In another embodiment, the dosage form may be comprised of a foam tab dosage form containing, based upon the total weight of the dry dosage form, from about 0.1 percent to about 10 percent, e.g., from about 0.1 percent to about 5 percent of a salivation inducing agent. Suitable ingredients for foam tab dosage forms and methods for their products are well known in the art and disclosed in, for example, U.S. Pat. No. 6,090,401. As used herein, “foam tab” dosage forms shall mean an edible dosage form suitable for human consumption having a density less than 0.40 grams per cubic centimeter comprising a polymeric foaming agent such as, for example, hypromellose, a polysaccharide and optionally an active ingredient. Such foam tab dosage forms may also optionally contain sweeteners, adjuvants and flavorants such as those aforementioned.
Specific embodiments of the present invention are illustrated by way of the following examples. This invention is not confined to the specific limitations set forth in these examples, but rather to the scope of the appended claims. Unless otherwise stated, the percentages and ratios given below are by weight.
A blend for chewable tablets was prepared using the materials described in Table 1.
Chewable Tablet Formulation
Sucralose Powder NF
Tate and Lyle
Magnesium Stearate NF
The dextrose monohydrate was screened through a 20 mesh screen, then approximately half was added to a plastic bottle. The sucralose powder, peppermint flavor, and crospovidone were screened through a 50 mesh screen, then added to the plastic bottle. One half of the remaining portion of dextrose monohydrate was screened through the 50 mesh screen, then added to the plastic bottle. All remaining, unscreened dextrose monohydrate was then added to the plastic bottle. The components were blended end-over-end in the plastic bottle for 3 minutes.
The magnesium stearate was then screened through a 50 mesh screen and added to the bottle. The bottle was blended end-over-end for an additional minute, then compressed to a hardness of approximately 6.3 kiloponds on a rotary tablet press equipped with ⅝ inch round flat-faced beveled edge tooling.
A blend for chewable tablets containing a salivary inducing agent was prepared using the materials described in Table 2 below:
Chewable Tablet Formulation
Sucralose Powder NF
Tate & Lyle
Magnesium Stearate NF
Salivary Inducing Agent
The dextrose monohydrate was screened through a 20 mesh screen, then approximately half was added to a plastic bottle. The sucralose powder, peppermint flavor, crospovidone, and salivary inducing agent were then screened through a 50 mesh screen and added to the plastic bottle. One half of the remaining portion of dextrose monohydrate was screened through the 50 mesh screen, then added to the bottle. After all remaining dextrose monohydrate was added to the plastic bottle, the components were blended end-over-end in the plastic bottle for 3 minutes. After the magnesium stearate was screened through a 50 mesh screen, it was added to the bottle, which was blended end-over-end for an additional minute. The blend was then compressed into tablets with a hardness of approximately 6.3 kiloponds on a rotary tablet press equipped with ⅝ inch round flat-faced beveled edge tooling.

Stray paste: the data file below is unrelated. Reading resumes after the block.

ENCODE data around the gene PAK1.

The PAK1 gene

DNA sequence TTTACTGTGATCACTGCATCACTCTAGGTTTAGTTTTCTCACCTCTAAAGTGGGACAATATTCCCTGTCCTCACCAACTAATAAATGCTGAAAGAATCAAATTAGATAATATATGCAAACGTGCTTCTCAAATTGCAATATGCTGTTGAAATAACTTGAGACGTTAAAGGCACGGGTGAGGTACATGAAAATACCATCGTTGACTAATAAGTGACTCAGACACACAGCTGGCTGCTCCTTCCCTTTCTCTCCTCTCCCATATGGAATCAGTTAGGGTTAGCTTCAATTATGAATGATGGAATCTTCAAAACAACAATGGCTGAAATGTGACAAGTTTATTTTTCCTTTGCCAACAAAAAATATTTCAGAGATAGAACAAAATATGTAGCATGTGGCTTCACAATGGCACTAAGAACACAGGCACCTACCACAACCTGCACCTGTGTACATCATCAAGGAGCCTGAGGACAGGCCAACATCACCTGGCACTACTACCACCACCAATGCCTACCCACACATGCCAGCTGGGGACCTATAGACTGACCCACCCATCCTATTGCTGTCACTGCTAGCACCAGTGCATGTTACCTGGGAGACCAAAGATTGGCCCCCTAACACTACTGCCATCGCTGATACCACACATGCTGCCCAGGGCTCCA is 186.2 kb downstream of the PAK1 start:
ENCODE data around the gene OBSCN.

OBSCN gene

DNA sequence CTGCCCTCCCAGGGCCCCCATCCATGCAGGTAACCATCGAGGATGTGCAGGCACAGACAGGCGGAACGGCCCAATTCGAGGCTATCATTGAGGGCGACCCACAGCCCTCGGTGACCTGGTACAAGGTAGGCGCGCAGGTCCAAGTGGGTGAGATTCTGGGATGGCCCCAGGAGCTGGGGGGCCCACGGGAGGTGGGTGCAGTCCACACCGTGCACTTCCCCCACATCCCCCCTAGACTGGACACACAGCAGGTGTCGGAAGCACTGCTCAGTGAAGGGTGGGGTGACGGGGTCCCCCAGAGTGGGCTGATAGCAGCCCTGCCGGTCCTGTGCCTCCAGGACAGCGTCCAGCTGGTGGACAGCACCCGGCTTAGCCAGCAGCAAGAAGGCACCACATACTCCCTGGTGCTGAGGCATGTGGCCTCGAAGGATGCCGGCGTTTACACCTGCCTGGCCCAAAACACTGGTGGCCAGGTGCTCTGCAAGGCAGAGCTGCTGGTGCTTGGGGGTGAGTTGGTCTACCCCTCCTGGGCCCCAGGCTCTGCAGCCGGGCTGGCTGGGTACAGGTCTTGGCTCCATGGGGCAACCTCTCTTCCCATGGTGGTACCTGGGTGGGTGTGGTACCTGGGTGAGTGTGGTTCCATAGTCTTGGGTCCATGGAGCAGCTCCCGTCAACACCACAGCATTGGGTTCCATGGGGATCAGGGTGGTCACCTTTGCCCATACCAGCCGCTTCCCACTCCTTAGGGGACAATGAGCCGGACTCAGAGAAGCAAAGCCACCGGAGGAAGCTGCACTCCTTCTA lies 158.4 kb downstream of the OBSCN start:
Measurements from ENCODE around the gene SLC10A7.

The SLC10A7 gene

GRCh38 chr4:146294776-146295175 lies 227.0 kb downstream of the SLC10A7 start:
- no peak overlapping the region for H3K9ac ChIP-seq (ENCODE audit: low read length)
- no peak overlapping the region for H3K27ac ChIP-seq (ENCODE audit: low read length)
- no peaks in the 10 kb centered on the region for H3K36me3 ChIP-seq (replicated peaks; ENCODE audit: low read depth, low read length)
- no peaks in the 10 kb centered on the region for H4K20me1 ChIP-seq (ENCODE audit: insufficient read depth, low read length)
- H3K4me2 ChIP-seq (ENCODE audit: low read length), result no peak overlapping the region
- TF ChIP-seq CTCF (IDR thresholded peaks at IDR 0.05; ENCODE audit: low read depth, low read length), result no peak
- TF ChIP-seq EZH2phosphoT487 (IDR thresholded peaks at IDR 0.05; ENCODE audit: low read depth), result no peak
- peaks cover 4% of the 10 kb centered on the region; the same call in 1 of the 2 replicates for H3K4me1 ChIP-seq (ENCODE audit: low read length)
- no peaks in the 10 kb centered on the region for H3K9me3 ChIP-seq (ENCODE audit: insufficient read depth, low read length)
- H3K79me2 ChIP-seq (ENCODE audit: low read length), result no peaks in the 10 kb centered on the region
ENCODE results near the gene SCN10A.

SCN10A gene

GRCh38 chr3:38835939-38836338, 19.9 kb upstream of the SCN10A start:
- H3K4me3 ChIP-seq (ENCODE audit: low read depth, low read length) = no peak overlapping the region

A panelist received a tablet, which was produced in accordance with Example 1, and was instructed to chew the tablet and to expectorate (instead of swallow) their saliva into a graduated cylinder as they slowly swallowed the tablet. At intervals of 30 seconds, two minutes, three minutes, and five minutes after the tablet was swallowed, the amount of expectorated saliva was measured. The panelist waits four hours, then repeats the procedure with a second tablet, which was produced in accordance with Example 2.
Ten additional, independent panelists repeated this procedure. The results are set forth below in Tables 3 and 4.
Amount of Expectorated Saliva
Difference in Saliva Production
Difference in saliva production by second tablet relative
to amount of saliva produced by first tablet (%)
This Example showed that 8 out of the 11 panelists had increased saliva generation with the second tablet, which contained a salivation inducing agent, relative to the first tablet which did not.
This Example also showed that the second tablet, which contained the salivation inducing agent, generated an average in excess of 18 percent more saliva than the amount generated by the first tablet, when the saliva generated from each tablet was measured 30 seconds after swallowing each respective tablet.